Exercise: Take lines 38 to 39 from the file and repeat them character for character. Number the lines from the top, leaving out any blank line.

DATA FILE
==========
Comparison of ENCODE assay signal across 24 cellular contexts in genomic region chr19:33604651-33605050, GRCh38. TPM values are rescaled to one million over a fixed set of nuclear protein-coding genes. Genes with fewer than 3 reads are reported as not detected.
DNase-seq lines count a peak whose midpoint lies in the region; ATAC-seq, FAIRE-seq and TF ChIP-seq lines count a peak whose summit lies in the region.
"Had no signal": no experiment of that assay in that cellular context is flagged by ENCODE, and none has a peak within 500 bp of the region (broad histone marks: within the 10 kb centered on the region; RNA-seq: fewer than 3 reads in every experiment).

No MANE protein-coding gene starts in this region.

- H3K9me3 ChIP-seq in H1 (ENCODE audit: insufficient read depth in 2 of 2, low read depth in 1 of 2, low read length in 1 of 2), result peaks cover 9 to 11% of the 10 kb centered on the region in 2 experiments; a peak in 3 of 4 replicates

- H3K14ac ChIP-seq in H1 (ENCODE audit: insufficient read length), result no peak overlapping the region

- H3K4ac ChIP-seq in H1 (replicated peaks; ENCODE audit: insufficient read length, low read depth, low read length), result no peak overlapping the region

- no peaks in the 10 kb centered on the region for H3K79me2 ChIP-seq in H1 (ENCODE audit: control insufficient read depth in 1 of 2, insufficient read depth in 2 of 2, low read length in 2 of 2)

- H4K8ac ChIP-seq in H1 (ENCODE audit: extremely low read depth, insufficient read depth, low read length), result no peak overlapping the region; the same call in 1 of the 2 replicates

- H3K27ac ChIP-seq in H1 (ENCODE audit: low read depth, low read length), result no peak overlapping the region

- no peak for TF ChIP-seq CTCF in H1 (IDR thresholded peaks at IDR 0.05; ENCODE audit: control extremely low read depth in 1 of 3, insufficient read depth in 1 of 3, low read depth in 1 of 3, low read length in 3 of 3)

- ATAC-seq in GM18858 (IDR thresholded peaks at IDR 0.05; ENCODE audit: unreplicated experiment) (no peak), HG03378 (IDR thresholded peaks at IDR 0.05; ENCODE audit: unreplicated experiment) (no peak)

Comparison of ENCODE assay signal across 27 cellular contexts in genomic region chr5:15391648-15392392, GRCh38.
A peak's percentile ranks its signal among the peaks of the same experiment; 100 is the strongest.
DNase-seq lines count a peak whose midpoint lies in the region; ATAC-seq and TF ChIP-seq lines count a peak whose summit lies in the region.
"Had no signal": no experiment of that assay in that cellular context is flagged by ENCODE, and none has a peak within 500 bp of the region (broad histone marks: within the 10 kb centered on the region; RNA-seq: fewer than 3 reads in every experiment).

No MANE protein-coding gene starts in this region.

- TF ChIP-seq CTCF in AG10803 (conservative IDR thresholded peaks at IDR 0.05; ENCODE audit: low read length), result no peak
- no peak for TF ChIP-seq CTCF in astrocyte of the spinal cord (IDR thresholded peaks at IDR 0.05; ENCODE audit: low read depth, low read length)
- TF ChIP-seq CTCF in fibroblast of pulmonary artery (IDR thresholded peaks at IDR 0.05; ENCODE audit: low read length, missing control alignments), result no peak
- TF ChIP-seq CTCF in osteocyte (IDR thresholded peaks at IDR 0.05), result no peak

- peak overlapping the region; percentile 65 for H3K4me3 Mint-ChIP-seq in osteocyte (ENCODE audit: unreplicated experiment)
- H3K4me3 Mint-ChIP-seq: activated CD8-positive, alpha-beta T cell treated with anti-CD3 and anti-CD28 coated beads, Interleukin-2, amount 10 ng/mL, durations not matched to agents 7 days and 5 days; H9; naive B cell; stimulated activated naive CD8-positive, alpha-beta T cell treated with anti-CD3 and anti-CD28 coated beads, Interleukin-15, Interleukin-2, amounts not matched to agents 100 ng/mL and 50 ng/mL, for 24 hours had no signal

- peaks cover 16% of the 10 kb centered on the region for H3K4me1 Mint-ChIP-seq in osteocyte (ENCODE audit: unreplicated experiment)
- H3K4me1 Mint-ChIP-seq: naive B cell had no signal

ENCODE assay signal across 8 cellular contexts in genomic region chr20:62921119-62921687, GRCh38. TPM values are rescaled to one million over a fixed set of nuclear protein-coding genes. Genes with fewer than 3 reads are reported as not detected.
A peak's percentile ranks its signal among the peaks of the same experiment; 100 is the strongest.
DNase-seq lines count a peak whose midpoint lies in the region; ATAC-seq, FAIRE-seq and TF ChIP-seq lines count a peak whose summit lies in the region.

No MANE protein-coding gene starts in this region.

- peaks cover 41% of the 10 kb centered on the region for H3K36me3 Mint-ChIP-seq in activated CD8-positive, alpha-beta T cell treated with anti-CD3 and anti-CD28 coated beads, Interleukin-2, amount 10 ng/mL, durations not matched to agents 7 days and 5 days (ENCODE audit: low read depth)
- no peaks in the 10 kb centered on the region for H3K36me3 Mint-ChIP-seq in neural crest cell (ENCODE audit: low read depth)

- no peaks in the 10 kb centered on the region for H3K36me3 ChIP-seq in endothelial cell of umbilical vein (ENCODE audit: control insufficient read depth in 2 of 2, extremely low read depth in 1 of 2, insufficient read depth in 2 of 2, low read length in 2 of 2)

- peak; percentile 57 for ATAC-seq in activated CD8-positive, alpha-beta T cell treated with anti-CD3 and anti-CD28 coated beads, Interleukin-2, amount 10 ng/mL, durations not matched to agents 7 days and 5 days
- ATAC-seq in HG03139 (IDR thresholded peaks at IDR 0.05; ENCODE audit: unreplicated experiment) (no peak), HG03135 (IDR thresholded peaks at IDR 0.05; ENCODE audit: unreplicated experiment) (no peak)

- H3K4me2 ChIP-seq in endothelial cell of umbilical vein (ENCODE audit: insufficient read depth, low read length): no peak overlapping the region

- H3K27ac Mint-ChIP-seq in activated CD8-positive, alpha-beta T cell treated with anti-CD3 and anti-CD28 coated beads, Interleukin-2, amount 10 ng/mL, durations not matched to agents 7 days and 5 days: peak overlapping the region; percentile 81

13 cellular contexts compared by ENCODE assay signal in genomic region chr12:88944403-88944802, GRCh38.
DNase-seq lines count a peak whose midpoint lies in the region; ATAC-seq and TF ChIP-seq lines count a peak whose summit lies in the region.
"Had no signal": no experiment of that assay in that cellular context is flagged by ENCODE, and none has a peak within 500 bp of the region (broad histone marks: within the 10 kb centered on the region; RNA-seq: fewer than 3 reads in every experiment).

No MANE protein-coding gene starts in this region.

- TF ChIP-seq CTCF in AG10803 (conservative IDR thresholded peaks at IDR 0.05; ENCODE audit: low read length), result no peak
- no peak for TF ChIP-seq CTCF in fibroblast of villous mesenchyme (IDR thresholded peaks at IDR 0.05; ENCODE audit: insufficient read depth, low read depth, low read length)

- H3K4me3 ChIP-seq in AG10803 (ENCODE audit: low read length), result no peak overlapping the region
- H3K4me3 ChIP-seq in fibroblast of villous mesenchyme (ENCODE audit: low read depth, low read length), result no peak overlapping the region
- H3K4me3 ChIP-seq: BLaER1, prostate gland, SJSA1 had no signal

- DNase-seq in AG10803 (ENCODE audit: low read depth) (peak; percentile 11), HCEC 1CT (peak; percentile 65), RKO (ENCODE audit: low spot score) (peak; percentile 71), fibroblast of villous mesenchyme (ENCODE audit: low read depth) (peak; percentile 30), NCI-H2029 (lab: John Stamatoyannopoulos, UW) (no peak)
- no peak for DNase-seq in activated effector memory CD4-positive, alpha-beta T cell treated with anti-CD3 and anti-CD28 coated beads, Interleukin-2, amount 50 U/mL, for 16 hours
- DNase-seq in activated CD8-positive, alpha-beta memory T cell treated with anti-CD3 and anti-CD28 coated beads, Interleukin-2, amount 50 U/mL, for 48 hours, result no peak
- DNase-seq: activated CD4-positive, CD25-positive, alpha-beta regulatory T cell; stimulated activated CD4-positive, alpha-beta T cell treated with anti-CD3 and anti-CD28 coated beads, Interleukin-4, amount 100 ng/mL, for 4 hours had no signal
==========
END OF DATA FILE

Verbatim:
DNase-seq lines count a peak whose midpoint lies in the region; ATAC-seq and TF ChIP-seq lines count a peak whose summit lies in the region.
"Had no signal": no experiment of that assay in that cellular context is flagged by ENCODE, and none has a peak within 500 bp of the region (broad histone marks: within the 10 kb centered on the region; RNA-seq: fewer than 3 reads in every experiment).